Conor Oberst’s Nashville Skyline

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Oberst and Dawes first played together at the Newport Folk Festival in 2012 – the band will accompany him until the fall, when he’ll recruit a new team for the remainder of the tour, including Wilson and Bright Eyes’ Nate Walcott. The month before, when Oberst played a show in Chattanooga, he’d joked to the audience that he was “rejuvenated by these young lads,” knowingly playing into the narrative, before cranking out song after song where he’d end up on his knees writhing with the energy of a teenager, the Dawes boys plaintively picking away. He knows the plot will chase him – young or old, happy or sad, whatever easy adjective is bubbling at the time – but he does his best to ignore the noise.

“Most people just don’t like change, and that’s human nature,” he says, matter-of-factly. “It’s unfortunate because if you really do value someone’s work and appreciate them as an artist, you should want to follow them down whatever new corridor they go down. I think that’s when the best work is going to come. If you get into the position where you think you know what your audience wants, and you are going to cater to them, you’re just going to start making worse versions of what you did before.”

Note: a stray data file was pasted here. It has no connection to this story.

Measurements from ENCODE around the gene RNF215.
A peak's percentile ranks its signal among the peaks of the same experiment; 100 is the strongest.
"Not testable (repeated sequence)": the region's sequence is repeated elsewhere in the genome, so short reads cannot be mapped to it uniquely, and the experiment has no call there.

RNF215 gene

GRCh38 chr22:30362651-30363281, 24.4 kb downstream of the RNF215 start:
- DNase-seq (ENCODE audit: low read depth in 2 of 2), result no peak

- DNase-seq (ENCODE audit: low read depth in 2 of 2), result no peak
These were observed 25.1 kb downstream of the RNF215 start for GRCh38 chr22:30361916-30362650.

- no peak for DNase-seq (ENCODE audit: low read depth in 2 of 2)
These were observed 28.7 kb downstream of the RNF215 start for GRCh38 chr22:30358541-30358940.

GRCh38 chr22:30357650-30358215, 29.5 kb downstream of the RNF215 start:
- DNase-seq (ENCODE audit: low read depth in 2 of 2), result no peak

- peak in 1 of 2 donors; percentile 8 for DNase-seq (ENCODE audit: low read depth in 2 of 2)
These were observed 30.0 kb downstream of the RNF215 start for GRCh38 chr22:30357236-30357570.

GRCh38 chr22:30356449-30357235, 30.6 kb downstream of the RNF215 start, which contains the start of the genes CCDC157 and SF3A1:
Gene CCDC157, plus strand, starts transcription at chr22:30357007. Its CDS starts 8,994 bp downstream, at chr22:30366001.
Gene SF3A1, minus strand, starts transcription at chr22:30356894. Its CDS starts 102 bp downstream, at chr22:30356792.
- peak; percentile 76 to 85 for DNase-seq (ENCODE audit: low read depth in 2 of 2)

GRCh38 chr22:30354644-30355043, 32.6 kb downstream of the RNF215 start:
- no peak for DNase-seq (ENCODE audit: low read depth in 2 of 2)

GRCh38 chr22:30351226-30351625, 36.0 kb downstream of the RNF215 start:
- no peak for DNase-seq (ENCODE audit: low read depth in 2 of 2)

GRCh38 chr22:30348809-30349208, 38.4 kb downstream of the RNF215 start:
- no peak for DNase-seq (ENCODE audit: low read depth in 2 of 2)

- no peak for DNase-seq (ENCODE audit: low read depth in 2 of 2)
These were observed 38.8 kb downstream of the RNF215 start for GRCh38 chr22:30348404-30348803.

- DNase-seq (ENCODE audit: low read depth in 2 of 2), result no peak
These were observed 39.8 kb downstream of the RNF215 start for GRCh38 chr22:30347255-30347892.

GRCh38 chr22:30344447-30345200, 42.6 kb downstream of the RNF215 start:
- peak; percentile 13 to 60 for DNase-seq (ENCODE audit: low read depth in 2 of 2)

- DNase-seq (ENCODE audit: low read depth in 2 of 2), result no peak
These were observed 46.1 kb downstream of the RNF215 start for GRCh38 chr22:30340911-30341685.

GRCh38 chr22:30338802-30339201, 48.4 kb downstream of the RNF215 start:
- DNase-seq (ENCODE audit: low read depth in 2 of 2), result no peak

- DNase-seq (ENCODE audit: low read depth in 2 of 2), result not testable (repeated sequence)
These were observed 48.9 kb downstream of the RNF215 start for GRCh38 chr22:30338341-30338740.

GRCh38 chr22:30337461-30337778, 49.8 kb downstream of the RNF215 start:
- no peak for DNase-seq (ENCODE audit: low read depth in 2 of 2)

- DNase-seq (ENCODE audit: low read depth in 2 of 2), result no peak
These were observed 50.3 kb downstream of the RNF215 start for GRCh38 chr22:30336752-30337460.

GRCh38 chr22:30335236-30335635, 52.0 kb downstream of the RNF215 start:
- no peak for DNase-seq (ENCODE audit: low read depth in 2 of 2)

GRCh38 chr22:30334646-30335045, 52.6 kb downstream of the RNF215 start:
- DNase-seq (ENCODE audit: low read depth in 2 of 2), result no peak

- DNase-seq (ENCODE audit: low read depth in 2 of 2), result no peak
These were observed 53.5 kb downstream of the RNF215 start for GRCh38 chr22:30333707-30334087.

Later that night at the Ryman, close to midnight, it’s time for an encore, and Oberst has brought up Welch and Rawlings for versions of “Lua” and “Another Traveling Song,” both off of Bright Eyes’ I’m Wide Awake, It’s Morning. Earlier in the show, he’d apologized sarcastically to the crowd for whipping out some of the more raucous, new numbers, telling us pithily to sit tight, because soon he’d “go back to the folky stuff you guys all like so much.”

And the last moments are electric – partly due to Rawling’s Speedy Gonzales picking, partly due to the excitement over the “old guard” songs, mostly because of Oberst himself, parading around the stage after ditching a faulty guitar, slapping hands with the front row, dancing as the Dawes boys jam and jumping up on the drum platform, all part of a proper showbiz moment (pointy rototoms be damned).

“Beats working in a cubicle. Beats working in a coal mine. Beats being a sniper in Afghanistan,” he told the audience, worried he’d poked a little too much fun at their hipster coffee shops and stereotypical musical preferences. “I’m feeling pretty lucky.” Battle scars and all.

This article appears in our July/August 2014 issue. Buy it here or download it here. Or better yet, subscribe

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